Vertical integration. In microeconomics and management, vertical integration is an arrangement in which the supply chain of a company is owned by that company. Usually, each member of the supply chain produces a different product or (market specific) service, and the products combine to satisfy a common need.
Flashback to 1998, where Eduardo Fernández had the dream to grow the finest tobacco in the world—tobacco that captured the very essence of Cuban cigars of old. More than 20 years and countless awards later, Aganorsa Leaf—i.e. the fruition of Fernández’s dream— is renowned throughout the world of premium cigars for its signature flavor, remarkably possessing the great attributes of Nicaraguan terroir along with classic Cuban aroma and flavor.
Introduced at the 2020 Tobacco Plus Expo in Las Vegas, Supreme Leaf is described by the company as “[a] Nicaraguan puro intended to excite the palate with a complex balance of mouthwatering sweetness and potent spice.”
Supreme Leaf Breakdown
- Wrapper: Corojo ’99 (Nicaragua)
- Binder: Nicaragua
- Filler: Nicaragua
- Factory: Aganorsa Leaf (Nicaragua)
- Production: Limited (5,000 cigars for initial run)
- Vitola: 5″ × 52 (Box-pressed Robusto)
- Price: $9.95 (MSRP)
Aganorsa Leaf Supreme Leaf was crafted using tobaccos exclusively harvested from the AGANORSA fields of Nicaragua. The cigars boast a Corojo ’99 wrapper and an all-Nicaraguan interior that is only generally described as being Corojo ’99 dominant. Supreme Leaf was first showcased at TPE 2020 in a singular box-pressed robusto format, with a limited allotment of 500 boxes of 10 cigars (though the company has intimated that more cigars will be rolled for additional shipments) later shipping to retailers in early March.
There’s simply no getting around the jarring presentation of Supreme Leaf. Terence Reilly, vice president of sales and marketing, goes as far as to say, “You don’t use colors like this unless you are confident in the product.” Just looking at the box, with an atypically vibrant color scheme of purple and orange, you get the sense you are in for a unique experience. It’s a look that has been predictably polarizing since the introduction of the brand, undoubtedly attracting attention whether it be positive or not.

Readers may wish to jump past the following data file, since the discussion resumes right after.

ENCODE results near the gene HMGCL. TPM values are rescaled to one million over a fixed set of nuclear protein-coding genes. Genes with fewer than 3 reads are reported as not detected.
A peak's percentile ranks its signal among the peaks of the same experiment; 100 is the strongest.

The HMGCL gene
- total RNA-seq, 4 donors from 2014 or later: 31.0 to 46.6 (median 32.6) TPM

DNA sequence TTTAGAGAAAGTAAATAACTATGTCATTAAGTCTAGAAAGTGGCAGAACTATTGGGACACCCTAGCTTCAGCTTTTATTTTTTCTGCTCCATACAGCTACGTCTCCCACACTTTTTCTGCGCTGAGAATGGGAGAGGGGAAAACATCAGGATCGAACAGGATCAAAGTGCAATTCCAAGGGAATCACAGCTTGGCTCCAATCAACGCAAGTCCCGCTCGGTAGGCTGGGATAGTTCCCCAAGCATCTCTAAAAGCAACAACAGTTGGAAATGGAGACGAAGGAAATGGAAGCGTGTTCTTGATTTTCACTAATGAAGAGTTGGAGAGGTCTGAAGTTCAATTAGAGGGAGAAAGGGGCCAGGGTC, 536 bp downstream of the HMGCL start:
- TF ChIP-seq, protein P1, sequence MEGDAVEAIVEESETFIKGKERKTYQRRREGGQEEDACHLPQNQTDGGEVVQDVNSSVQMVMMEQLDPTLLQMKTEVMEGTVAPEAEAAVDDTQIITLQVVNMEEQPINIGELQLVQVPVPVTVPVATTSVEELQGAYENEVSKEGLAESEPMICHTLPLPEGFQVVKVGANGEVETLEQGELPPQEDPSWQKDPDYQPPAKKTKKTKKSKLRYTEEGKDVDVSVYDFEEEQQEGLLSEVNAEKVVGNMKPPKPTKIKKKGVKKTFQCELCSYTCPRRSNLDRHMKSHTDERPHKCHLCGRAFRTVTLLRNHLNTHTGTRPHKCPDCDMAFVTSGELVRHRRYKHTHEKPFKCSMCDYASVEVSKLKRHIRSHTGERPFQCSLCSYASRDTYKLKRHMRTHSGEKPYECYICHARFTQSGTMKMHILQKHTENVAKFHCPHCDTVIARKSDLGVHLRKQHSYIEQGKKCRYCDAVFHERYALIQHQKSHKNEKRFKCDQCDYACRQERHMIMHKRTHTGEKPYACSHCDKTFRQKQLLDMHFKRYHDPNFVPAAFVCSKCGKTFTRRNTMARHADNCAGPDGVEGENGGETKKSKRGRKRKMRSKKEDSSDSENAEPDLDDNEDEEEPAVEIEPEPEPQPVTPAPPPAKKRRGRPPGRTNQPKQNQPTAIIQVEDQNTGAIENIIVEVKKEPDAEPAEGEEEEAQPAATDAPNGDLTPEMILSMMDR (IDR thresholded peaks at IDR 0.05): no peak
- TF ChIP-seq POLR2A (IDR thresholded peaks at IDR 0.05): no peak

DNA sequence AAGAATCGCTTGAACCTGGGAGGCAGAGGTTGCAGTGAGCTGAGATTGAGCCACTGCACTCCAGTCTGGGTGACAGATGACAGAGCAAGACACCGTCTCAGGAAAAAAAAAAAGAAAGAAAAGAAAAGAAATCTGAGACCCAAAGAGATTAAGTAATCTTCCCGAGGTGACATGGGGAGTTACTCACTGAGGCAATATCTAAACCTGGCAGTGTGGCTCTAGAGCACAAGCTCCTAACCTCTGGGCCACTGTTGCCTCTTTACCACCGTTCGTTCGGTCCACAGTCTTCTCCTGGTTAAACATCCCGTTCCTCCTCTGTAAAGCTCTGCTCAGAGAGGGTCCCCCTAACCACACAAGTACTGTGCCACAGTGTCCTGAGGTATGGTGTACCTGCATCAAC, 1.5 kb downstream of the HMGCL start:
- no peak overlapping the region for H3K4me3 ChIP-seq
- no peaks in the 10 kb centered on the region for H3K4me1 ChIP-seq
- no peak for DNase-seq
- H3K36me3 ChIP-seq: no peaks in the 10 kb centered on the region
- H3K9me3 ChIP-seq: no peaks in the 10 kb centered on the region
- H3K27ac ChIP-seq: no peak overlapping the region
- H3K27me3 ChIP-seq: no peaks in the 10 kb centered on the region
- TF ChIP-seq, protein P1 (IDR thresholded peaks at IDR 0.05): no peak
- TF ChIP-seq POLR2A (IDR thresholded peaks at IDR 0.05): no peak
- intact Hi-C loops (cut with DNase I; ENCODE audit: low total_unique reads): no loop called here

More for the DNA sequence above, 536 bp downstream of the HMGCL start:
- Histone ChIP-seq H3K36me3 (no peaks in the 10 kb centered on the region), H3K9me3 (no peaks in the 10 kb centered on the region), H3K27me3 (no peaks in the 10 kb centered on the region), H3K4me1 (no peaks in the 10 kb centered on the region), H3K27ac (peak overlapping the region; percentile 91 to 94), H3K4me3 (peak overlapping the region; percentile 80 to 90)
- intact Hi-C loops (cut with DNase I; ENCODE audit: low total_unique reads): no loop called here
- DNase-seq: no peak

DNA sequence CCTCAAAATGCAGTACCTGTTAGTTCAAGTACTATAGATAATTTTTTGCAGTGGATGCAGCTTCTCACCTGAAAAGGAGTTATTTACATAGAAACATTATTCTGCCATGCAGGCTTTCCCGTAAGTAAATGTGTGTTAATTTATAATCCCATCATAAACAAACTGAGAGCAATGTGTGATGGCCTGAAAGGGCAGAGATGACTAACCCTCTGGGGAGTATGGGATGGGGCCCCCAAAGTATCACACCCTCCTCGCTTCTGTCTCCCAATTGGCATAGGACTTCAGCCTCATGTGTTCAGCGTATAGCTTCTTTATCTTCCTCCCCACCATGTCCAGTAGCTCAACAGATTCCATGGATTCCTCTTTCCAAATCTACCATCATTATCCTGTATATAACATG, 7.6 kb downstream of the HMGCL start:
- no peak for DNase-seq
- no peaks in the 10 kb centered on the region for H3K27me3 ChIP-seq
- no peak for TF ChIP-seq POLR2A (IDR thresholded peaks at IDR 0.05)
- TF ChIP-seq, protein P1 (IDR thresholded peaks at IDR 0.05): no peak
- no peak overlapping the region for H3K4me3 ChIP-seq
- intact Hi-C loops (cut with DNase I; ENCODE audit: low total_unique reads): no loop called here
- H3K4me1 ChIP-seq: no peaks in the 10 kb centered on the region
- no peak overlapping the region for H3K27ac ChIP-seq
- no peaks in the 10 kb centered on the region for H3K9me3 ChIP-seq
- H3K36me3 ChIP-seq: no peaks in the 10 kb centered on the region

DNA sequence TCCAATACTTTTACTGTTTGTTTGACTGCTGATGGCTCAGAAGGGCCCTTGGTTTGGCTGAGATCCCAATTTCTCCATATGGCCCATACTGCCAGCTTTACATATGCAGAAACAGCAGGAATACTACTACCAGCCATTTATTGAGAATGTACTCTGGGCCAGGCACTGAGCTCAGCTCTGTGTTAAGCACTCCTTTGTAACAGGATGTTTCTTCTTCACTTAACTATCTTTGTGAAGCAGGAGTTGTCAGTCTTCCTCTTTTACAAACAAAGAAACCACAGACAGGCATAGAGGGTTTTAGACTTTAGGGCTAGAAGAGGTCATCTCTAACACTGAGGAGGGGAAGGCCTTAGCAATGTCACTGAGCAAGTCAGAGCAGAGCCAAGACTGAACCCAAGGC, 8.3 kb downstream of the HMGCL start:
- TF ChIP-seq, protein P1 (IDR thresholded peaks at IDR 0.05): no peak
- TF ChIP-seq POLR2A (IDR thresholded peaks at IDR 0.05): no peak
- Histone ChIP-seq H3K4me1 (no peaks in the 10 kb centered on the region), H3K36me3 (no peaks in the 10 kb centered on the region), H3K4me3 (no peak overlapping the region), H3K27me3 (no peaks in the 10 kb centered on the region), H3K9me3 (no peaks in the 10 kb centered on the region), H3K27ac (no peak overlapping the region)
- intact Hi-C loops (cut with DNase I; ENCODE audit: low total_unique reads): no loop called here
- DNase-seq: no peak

The Corojo ’99 wrapper on these cigars is a very attractive dark brown, having a nice oily sheen that glistens when held to sunlight. The attention to detail is apparent immediately, showing virtually flawless outer construction (including invisible seams and a well-placed cap), which is backed by a firm feel, having just the slightest amount of give. The aroma coming from the closed foot is a mix of graham cracker, espresso, and earth; while the retrohale, restricted slightly by the closed foot, offers a note of white pepper, oak, and earth.
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The first few puffs of this cigar send an immediate signal to the senses. A blast of white pepper, dark chocolate, oak, and raisin hit the palate like a freight train, putting the cigar right into the medium/full category from the start. The retrohale is a combination of black pepper, barnyard, and graham crackers. The draw is extremely appealing, allowing these flavors to hit the palate easily without multiple puffs. There is a noticeable sweetness hitting the tongue about an inch into the cigar. This sweetness hangs out right in the front and middle of the tongue, playing very nicely with the spiciness of the pepper and oak.
Moving along, the burn on this cigar has the jury out, with some samples requiring no less than a touchup, while others demanded close monitoring every step of the way. Through a pleasing draw resistance, a nice heavy smoke output adds to the enjoyment of the smoking experience.
Getting further into it, there is the addition of espresso and salted caramel to the flavor profile, livening the front and sides of the tongue, while the raisin and oak remain and become the dominant flavors. The black pepper on the retrohale has tamed a little bit, but is still dominant, now joined by cinnamon and graham cracker sweetness. The cigar finishes with the salted caramel as the dominant note, with the espresso, pepper, raisin, and oak flavors solidly in the game.
Would I Smoke This Cigar Again?
That’s a yes from me. Though limited in production, I am happy I was able to hoard a few to enjoy down the road. But with Aganorsa describing the debut as an “initial run,” odds are that smokers will be afforded a chance or two more at this striking robusto. Carrying a darker profile than Aganorsa’s familiar range, it will be very interesting to see how Supreme Leaf will be with some age on it.
- Supreme Leaf began shipping to retailers in early March 2020.
- As of this writing, Supreme Leaf has sold out at all major online retailers, with Finck Cigar Company being the last remaining online retailer with supply.
- Flavor: Medium-full
- Strength: Medium-plus
- Body: Medium / Full
- White Pepper
- Graham Cracker
- Salted Caramel
- Smoke Time: 1 hour, 35 minutes
- Pairing Recommendation: Bourbon | Root beer | Medium-roast coffee (black)
- Purchase Recommendation: Box purchase (if you can find them)
- Rich, sometimes full flavors
- Excellent draw
- Atypical profile within Aganorsa's portfolio
- Burn inconsistencies between samples smoked for review
- Lacks complexity or "it factor" component, struggling to keep my attention at times